- Investments in production + existing capital = financial resources
- Creativity + financial resources = new product
When the existing capital is reduced (lower revenue from previous sales as a result of the item being free through online piracy), the overall resources to manufacture, advertise, and generate additional revenue for future products are reduced. Creativity is restricted, because the revenue does not support the production process.
While there are arguments that reducing the cost of these digital files or removing the DRM restrictions will reduce overall piracy, the fact is that the Internet and other technological advances have created a post-scarcity society which is going to require a huge paradigm shift in the way our economic system works.
But that’s another post for another day.
Sure, creators and investors get more cash, but how could SOPA make the Internet better?
Copyright infringement goes beyond stealing movies and music. Many internet-based companies – Quality Logo Products included – succeed or fail based on search engine ranking. If customers can’t find you, you’re dead. Among other factors, one thing that can boost a site’s ranking on search results is having original written content matching or relevant to the searched phrase.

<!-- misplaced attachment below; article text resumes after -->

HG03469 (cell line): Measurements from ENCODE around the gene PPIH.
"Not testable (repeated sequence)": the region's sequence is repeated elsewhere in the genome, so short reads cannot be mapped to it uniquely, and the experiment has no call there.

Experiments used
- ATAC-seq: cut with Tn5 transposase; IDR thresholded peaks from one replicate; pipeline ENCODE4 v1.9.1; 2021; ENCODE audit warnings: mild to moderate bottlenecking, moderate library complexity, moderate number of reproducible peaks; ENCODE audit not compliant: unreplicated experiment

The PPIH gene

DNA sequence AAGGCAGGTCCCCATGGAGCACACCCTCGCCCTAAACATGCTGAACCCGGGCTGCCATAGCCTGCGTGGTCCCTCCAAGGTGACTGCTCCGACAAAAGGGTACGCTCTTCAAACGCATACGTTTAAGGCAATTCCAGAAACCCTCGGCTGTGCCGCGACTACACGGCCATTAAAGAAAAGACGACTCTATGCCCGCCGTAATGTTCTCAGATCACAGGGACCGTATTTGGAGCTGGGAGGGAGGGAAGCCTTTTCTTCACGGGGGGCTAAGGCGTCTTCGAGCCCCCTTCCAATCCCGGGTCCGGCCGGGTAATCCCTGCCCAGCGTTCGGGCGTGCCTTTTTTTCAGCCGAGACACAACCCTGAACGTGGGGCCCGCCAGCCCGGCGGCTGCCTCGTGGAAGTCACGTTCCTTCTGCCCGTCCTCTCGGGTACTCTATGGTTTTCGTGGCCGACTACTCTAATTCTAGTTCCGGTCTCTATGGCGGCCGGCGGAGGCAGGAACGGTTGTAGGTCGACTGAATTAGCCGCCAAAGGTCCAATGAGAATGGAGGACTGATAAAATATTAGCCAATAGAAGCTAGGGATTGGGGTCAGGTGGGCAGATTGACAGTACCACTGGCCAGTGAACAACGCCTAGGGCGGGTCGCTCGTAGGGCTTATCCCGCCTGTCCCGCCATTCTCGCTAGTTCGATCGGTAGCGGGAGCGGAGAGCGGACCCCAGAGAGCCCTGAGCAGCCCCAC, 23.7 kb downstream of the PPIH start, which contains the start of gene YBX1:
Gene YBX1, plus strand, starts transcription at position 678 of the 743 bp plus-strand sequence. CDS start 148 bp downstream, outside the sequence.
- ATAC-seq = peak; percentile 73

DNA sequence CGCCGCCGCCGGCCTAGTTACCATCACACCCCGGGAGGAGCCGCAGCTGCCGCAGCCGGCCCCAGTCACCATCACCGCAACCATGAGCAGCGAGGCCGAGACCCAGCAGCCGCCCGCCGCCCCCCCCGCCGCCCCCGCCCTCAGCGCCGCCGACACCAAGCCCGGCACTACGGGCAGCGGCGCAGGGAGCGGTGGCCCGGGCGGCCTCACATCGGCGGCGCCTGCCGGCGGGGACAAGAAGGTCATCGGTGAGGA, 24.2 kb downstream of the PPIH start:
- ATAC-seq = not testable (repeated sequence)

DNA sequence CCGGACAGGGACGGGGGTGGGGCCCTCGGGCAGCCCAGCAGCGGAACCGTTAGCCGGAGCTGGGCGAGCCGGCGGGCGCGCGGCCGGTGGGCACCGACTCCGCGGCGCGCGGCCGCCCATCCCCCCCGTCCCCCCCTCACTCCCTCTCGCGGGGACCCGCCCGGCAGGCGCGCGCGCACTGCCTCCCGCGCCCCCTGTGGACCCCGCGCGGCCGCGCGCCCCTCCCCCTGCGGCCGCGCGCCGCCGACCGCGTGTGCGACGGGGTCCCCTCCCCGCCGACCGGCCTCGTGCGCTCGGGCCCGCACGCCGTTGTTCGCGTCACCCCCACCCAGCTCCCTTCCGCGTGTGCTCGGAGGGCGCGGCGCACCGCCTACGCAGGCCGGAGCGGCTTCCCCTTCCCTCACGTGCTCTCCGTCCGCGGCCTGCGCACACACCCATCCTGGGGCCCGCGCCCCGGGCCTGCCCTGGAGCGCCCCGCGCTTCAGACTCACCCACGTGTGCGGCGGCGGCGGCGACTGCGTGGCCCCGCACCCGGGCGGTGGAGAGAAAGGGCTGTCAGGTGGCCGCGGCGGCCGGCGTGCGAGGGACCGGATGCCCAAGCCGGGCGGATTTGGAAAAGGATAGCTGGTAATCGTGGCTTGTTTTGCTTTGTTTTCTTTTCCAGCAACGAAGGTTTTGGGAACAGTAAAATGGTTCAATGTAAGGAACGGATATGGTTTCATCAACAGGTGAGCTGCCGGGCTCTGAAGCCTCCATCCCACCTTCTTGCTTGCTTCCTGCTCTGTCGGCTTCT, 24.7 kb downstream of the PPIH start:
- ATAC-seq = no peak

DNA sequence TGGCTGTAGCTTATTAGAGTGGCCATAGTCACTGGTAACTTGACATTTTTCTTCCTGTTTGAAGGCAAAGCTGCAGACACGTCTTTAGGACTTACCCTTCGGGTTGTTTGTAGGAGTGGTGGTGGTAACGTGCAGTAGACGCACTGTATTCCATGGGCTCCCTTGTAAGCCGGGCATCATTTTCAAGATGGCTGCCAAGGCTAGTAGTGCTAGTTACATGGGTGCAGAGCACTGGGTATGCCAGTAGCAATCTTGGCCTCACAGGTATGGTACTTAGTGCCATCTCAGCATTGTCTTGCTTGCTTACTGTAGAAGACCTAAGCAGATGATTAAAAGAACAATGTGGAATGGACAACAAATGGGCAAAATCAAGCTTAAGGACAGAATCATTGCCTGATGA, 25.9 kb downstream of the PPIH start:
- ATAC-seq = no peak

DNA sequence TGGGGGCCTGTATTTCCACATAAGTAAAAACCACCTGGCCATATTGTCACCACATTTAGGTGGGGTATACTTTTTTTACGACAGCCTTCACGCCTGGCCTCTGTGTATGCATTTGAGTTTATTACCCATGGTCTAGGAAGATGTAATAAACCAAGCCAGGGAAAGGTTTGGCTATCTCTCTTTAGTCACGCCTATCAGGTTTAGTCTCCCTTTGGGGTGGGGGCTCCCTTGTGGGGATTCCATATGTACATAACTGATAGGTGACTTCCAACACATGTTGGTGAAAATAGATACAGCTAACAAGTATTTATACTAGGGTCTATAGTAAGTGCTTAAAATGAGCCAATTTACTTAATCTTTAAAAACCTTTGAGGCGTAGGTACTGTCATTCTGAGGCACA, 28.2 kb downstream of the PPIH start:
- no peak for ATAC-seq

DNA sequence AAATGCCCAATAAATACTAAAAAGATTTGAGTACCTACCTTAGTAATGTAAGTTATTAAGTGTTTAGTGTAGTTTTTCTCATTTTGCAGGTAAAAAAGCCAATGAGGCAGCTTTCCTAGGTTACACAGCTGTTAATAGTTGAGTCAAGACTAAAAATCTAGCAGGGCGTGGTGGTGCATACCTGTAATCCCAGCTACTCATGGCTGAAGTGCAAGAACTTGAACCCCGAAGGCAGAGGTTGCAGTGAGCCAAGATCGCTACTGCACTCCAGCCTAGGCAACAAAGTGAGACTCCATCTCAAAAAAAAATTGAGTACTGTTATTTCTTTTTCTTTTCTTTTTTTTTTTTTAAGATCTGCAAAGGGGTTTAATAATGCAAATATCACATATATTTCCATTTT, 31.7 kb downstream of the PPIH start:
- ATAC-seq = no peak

For example, Quality Logo Products ranks pretty high when you search “personalized stress balls” or “custom stress relievers,” because we provide valuable and relevant content to users searching these phrases. Quality Logo Products probably ranks pretty low when you search for “banana pancakes.” It’s just not our thing.
In our current SOPA-less internet, online companies who want higher ranking for stress ball keywords have simply copied our content and posted it on their own sites as their own. And it works.
Need a real world example? This summer, we found a website that used over 900 of our product descriptions – some of them still with our company name within the text – and we continue to find our blog posts copied in their entirety on other sites, uncredited, on a weekly basis.
As far as search engines are concerned, the content is still relatively rare, which boosts the low-ranking skeezy site’s ranking without that company having to spend resources (i.e., pay writers) to generate the content. Meanwhile, QLP’s ranking goes down because the search engine has found that same text elsewhere on the Internet; we no longer have the same high percentage of unique content.